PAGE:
As the name implies, the direct effect of exogenous protease is hydrolysis of high molecular weight polypeptides into lower molecular weight oligopeptides (Glitsø et al., 2012). This effect depends on the characteristics of the protease in question i.e. substrate specificity, pH profile and whether it is endo- or exo-acting etc. as described above. The substrate for exogenous proteases are recalcitrant dietary proteins, proteinaceous antinutrients such as trypsin inhibitors and lectins as well as dietary protein per se (where digestion rate may be increased relative to reliance on endogenous proteases alone). Hydrolysis of these proteins results in a significant increase in dietary protein digestibility (circa +4%; Cowieson & Roos, 2014), the extent of which depends on the amino acid, the raw material in question and the relative inherent quality of the protein therein. DSM Animal Nutrition has conducted more than 120 standardized ileal amino acid digestibility studies with RONOZYME ProAct since 2008 (and in all cases the dose used was the recommended commercial inclusion concentration of 200 g/kg of finished feed). The mean response for the most nutritionally-relevant amino acids (Met, Cys, Lys, Thr, Trp, Arg, Val, Ile and Leu) was +3.1% and this ranged from +1.6% for Leu to +4.8% for Cys. Various feed ingredients have been examined including cereals, vegetable protein meals, by/co-products and animal protein meals. Mean responses to exogenous protease ranged from +0.2% for field beans to +6.8% for meat and bone meal.

Protease improved the SID of AA in corn by +3.9%, wheat by +4.4% and soybean meal by +3.5%. A summary of these responses is presented in Fig. 7. Importantly, there are substantial differences in the effect of protease by amino acid and also by raw material which necessitates care in the formulation of diets to accommodate protease effects i.e. flat amino acid or protein matrix values are likely to result in variable responses in performance.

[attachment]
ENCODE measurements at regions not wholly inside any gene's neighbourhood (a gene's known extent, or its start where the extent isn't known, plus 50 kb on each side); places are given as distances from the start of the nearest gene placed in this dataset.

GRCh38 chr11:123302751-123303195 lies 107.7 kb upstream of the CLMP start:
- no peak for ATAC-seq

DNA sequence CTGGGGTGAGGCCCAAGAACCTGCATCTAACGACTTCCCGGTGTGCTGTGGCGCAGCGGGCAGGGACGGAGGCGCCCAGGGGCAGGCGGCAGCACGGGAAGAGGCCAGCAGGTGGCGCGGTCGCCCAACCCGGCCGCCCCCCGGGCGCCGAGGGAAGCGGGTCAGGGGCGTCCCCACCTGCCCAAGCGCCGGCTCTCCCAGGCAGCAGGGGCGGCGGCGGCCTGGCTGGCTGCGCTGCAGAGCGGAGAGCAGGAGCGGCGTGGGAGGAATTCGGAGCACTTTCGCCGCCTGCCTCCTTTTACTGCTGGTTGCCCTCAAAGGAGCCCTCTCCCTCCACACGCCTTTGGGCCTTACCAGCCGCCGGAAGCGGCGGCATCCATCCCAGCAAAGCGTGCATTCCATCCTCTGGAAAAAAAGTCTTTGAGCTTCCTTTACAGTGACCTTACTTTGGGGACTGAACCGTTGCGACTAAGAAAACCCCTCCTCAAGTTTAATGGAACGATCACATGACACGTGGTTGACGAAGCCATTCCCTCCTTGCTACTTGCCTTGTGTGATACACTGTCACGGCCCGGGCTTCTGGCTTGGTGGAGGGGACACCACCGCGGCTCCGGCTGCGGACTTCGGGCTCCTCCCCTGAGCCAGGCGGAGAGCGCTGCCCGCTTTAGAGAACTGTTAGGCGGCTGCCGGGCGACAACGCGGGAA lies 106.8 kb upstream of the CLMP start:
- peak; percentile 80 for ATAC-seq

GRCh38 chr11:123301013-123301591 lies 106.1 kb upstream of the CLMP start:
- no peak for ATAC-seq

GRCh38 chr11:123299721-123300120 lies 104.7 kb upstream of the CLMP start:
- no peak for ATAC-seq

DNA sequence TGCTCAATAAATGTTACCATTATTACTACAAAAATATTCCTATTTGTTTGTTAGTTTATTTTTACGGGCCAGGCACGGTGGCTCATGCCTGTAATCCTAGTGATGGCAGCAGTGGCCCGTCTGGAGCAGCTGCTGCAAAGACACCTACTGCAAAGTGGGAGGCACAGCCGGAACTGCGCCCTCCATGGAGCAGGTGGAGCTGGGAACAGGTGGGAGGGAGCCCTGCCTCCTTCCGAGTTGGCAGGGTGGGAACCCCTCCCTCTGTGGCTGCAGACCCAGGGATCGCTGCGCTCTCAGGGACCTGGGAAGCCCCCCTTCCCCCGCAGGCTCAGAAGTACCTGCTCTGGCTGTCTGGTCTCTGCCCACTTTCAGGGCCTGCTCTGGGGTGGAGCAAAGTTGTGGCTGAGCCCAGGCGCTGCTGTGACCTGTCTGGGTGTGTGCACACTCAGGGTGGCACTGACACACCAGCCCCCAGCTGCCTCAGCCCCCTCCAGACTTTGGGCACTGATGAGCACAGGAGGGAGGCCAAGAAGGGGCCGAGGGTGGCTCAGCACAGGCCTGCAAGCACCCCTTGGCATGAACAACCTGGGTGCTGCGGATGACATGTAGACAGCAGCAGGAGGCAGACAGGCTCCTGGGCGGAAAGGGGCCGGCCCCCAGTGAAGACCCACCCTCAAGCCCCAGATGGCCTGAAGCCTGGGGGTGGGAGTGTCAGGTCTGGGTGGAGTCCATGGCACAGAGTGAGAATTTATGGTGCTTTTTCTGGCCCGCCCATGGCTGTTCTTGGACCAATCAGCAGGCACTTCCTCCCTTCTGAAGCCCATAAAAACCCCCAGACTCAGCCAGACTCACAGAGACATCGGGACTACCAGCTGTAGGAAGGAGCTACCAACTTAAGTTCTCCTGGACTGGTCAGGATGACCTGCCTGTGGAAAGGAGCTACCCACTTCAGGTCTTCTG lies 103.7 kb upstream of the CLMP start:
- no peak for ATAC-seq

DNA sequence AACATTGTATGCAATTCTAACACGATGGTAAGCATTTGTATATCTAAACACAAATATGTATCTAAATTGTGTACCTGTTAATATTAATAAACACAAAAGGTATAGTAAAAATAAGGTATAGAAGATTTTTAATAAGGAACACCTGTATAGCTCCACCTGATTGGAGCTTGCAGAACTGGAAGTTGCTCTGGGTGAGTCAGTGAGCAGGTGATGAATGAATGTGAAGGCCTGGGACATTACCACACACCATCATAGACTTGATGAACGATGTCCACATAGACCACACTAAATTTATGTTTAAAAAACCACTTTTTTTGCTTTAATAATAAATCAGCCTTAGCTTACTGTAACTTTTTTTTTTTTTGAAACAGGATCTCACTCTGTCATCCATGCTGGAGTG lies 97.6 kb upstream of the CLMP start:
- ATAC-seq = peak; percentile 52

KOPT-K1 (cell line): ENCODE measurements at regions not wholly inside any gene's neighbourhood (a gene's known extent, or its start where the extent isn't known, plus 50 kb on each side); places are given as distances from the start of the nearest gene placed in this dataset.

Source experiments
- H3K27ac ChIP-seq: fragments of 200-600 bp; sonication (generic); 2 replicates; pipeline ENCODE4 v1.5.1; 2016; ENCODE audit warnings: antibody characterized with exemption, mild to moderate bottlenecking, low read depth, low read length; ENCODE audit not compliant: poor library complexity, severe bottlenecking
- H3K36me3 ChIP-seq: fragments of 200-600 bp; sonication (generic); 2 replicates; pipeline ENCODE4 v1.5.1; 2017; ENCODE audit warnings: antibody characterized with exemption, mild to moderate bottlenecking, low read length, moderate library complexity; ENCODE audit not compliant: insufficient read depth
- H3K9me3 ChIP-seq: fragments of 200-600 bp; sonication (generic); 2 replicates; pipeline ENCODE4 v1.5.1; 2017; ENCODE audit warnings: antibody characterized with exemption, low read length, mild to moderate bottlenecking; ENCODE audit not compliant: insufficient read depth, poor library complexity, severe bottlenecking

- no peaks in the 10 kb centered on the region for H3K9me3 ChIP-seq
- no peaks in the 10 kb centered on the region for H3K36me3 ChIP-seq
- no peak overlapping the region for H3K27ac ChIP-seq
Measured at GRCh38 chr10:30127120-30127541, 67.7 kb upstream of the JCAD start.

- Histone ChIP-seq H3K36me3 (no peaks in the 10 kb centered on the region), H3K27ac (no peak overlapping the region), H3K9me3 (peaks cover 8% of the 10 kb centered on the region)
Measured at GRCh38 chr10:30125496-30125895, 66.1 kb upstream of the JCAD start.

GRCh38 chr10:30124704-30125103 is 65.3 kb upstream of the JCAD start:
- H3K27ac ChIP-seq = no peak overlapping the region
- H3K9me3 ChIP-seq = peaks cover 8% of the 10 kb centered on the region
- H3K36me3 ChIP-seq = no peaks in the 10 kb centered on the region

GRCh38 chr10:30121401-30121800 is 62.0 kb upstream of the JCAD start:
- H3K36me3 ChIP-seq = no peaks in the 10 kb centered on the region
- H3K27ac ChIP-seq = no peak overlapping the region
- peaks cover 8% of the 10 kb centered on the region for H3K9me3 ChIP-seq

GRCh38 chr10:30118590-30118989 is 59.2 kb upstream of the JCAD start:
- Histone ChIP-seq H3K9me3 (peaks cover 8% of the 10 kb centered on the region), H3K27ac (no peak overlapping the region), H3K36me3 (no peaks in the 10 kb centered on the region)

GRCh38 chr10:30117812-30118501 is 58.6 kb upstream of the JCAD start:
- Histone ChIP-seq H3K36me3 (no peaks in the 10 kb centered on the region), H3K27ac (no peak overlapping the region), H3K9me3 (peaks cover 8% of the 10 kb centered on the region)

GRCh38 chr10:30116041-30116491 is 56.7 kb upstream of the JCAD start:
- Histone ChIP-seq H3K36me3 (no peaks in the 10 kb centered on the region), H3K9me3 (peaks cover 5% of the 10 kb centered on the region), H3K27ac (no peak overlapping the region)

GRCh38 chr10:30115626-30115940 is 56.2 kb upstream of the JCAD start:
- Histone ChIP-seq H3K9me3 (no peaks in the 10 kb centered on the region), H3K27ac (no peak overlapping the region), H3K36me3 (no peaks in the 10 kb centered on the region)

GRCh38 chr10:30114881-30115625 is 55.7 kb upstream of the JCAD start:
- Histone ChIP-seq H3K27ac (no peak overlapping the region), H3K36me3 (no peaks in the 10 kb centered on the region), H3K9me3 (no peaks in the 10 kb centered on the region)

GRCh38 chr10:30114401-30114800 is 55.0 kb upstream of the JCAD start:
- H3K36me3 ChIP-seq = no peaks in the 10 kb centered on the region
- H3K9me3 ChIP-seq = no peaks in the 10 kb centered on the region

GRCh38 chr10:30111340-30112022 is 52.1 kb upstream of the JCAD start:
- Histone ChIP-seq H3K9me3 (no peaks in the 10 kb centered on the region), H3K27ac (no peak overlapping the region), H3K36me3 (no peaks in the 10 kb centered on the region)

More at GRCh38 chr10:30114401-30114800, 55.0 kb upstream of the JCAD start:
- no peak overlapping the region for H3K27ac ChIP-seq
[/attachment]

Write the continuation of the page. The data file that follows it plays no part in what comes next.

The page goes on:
It is important to note that not all exogenous proteases have beneficial functionality in the diets of non-ruminants. Cowieson & Roos (2016) summarise the results of a series of experiments with exogenous proteases (of diverse origin) that appear in the scientific literature and many have been observed to have little beneficial effect in the target species. One specific example of this was work by Simbaya et al. (1996) who examined the efficacy of a series of five distinct exogenous proteases for broiler chickens. These authors found that only one of these proteases had any beneficial effect on chick performance and even then the extent of this beneficial effect was dependent on the protein content and source in the diet to which it was added. Similar failure to demonstrate the efficacy of novel experimental proteases was recently published by Walk et al. (2018) and this is presumably associated with access to limited diversity of suitable protease candidates, overly simplistic diet formulation (no allowance for differential effects across amino acids and raw materials) and no acknowledgement of possible differences in effect with animal species and age.

Indirect Effects
Whilst the direct effect of exogenous protease is hydrolysis of the substrate (proteinaceous antinutrients and dietary protein that would otherwise escape digestion in the intestine), there are a range of significant ‘extra-proteinaceous’ effects (not unlike the extra-phosphoric effects of phytase). These effects are associated with benefits of protease on gut health (Wang et al., 2008; Peek et al., 2009; Kalmendahl & Tauson, 2012; Cowieson et al., 2015) and the improvement in the digestibility of alternative non-protein nutrients such as energy (mediated through increases in the digestibility of fat and starch). In fact a recent meta-analysis of published work with RONOZYME® ProAct on apparent metabolizable energy (AME) or ileal digestible energy (DE) revealed a mean increase of 81 kcal/kg (Table 1). These effects have been recently confirmed in a net energy (NE) study with broilers (Cowieson et al., 2018a) where an increase in AME of 73 kcal/kg and of 107 kcal/kg in NE was observed in diets that contained both xylanase and a high inclusion concentration of microbial phytase.